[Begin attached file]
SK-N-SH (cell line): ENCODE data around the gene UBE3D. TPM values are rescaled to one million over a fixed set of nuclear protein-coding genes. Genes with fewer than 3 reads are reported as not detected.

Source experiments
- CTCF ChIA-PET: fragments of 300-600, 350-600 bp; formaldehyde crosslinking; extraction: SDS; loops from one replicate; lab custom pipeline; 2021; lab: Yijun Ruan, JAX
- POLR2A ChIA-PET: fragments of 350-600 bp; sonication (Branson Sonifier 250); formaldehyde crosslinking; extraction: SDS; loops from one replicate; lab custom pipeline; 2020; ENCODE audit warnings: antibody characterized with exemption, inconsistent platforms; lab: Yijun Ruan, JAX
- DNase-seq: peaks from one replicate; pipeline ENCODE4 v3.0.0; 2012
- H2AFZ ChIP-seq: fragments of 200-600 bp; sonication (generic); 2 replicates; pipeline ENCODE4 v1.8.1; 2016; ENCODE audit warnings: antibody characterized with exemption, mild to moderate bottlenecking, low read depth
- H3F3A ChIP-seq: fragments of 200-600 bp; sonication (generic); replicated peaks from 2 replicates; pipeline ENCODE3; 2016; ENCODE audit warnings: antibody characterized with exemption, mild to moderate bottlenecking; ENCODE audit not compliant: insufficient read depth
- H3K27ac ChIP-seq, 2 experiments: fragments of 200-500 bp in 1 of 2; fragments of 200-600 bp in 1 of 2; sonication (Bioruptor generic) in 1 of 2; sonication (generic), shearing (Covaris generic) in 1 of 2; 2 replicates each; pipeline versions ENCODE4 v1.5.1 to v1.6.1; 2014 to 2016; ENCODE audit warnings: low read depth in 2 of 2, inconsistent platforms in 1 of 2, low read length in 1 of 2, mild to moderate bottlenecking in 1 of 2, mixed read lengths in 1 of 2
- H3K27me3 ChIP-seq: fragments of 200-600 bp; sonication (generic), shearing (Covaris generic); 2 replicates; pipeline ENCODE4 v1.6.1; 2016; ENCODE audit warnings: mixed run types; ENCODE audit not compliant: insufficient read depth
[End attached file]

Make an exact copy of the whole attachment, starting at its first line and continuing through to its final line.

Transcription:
SK-N-SH (cell line): ENCODE data around the gene UBE3D. TPM values are rescaled to one million over a fixed set of nuclear protein-coding genes. Genes with fewer than 3 reads are reported as not detected.

Source experiments
- CTCF ChIA-PET: fragments of 300-600, 350-600 bp; formaldehyde crosslinking; extraction: SDS; loops from one replicate; lab custom pipeline; 2021; lab: Yijun Ruan, JAX
- POLR2A ChIA-PET: fragments of 350-600 bp; sonication (Branson Sonifier 250); formaldehyde crosslinking; extraction: SDS; loops from one replicate; lab custom pipeline; 2020; ENCODE audit warnings: antibody characterized with exemption, inconsistent platforms; lab: Yijun Ruan, JAX
- DNase-seq: peaks from one replicate; pipeline ENCODE4 v3.0.0; 2012
- H2AFZ ChIP-seq: fragments of 200-600 bp; sonication (generic); 2 replicates; pipeline ENCODE4 v1.8.1; 2016; ENCODE audit warnings: antibody characterized with exemption, mild to moderate bottlenecking, low read depth
- H3F3A ChIP-seq: fragments of 200-600 bp; sonication (generic); replicated peaks from 2 replicates; pipeline ENCODE3; 2016; ENCODE audit warnings: antibody characterized with exemption, mild to moderate bottlenecking; ENCODE audit not compliant: insufficient read depth
- H3K27ac ChIP-seq, 2 experiments: fragments of 200-500 bp in 1 of 2; fragments of 200-600 bp in 1 of 2; sonication (Bioruptor generic) in 1 of 2; sonication (generic), shearing (Covaris generic) in 1 of 2; 2 replicates each; pipeline versions ENCODE4 v1.5.1 to v1.6.1; 2014 to 2016; ENCODE audit warnings: low read depth in 2 of 2, inconsistent platforms in 1 of 2, low read length in 1 of 2, mild to moderate bottlenecking in 1 of 2, mixed read lengths in 1 of 2
- H3K27me3 ChIP-seq: fragments of 200-600 bp; sonication (generic), shearing (Covaris generic); 2 replicates; pipeline ENCODE4 v1.6.1; 2016; ENCODE audit warnings: mixed run types; ENCODE audit not compliant: insufficient read depth